How can your pharmacy stake one or more claims to new technologies?
First, pharmacies should make a “favorites list” of technologies they want to implement given available resources, ROI and patient value. Next, they should talk with their technology vendors to better understand what’s available and coming down the pike. Whatever new technologies your pharmacy chooses to implement needs to be integrated with your existing workflow and where possible, should enable you to leverage your technology investments. For example, all pharmacies have a way to submit claims in real-time to pharmacy payers. If your pharmacy wants to start administering vaccinations, ask your pharmacy network if you can use your pharmacy system to bill vaccinations to medical payers. NCPDP is also a great resource and can help you understand how changes to the transaction standards will accommodate new technologies and market needs.
Emerging technologies can help make pharmacies more profitable, their operations more efficient and enable them to have a more active role in overall patient care. Now is the time for pharmacies to evaluate, communicate and stake their claim.
Rick Sage is VP pharmacy strategies for Emdeon. He directs the company’s clinical pharmacy initiatives with a focus on developing programs, standards and partnerships to improve patient outcomes and reduce healthcare costs.
Study: Treating depression, diabetes at the same time may improve symptoms
NEW YORK — Patients that are simultaneously treated for Type 2 diabetes and depression are more likely to adhere to their medication and see improvement in their symptoms, compared with those receiving usual primary care, according to a new study.
Researchers from the Perelman School of Medicine at the University of Pennsylvania monitored patients over a 12-week period after randomly assigning them to an integrated care group — which included the combination of a primary care and a brief medication adherence program that was individualized to participants — or a usual primary care group. After 12 weeks of monitoring for medication adherence, 60.9% of patients who received the integrated approach were found to achieve improved blood-sugar test results, compared with only 35.7% patients who only received the usual primary care. What’s more, patients in the integrated care group also were more likely to show signs of remission of depression, compared with their usual care group counterparts (58.7% versus 30.7%, respectively).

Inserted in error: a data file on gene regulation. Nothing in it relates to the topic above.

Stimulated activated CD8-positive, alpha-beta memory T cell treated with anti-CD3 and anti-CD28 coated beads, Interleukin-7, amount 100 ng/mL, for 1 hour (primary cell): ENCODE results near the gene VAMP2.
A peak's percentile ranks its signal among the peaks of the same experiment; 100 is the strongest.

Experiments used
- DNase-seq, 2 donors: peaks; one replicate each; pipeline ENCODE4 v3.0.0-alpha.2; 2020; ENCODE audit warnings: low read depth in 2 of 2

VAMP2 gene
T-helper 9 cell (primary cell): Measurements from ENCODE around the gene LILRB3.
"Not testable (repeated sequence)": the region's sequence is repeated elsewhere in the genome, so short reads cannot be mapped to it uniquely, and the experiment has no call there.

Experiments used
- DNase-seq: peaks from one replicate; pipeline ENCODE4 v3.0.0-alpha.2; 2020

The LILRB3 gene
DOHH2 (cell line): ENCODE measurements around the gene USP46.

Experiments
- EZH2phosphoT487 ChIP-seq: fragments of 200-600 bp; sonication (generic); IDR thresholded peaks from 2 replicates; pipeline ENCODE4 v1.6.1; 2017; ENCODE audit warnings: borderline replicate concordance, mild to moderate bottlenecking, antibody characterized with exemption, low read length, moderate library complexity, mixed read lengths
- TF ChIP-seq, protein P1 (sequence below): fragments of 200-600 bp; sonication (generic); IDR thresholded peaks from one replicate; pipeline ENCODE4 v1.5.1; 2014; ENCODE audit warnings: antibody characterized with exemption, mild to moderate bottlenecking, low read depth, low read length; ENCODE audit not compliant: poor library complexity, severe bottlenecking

The full results of the study are published in the January/February issue of the Annals of Family Medicine.
"Though research demonstrates the link between depression and diabetes, few integrated programs are being implemented in practice," said lead author Hillary Bogner, an assistant professor of Family Medicine and Community Health in the Perelman School of Medicine, and a senior scholar at the Center for Clinical Epidemiology and Biostatistics, both at the University of Pennsylvania. "Our results demonstrate that integrated treatment for both conditions, combined with a brief program focused on adherence for primary care patients with Type 2 diabetes and depression can result in a significant improvement in clinical outcomes. We hope the findings will encourage the adoption of adherence programs aimed at improving outcomes."
Bristol-Myers Squibb, AstraZeneca diabetes drug hits speed bump at FDA
PRINCETON, N.J. — The Food and Drug Administration has declined to approve a drug for Type 2 diabetes made by Bristol-Myers Squibb and AstraZeneca, saying it needs additional clinical data, the companies said Thursday.
AstraZeneca and Bristol announced that they had received a complete response letter from the FDA for dapagliflozin. The agency said it would need more data to better weigh the drug’s benefits against its risks. The FDA issues a complete response letter when it has finished reviewing a regulatory approval application, but questions remain that preclude approval of the application in its present form.
The companies said they would work closely with the agency to determine the next steps and were also communicating with health authorities in other countries.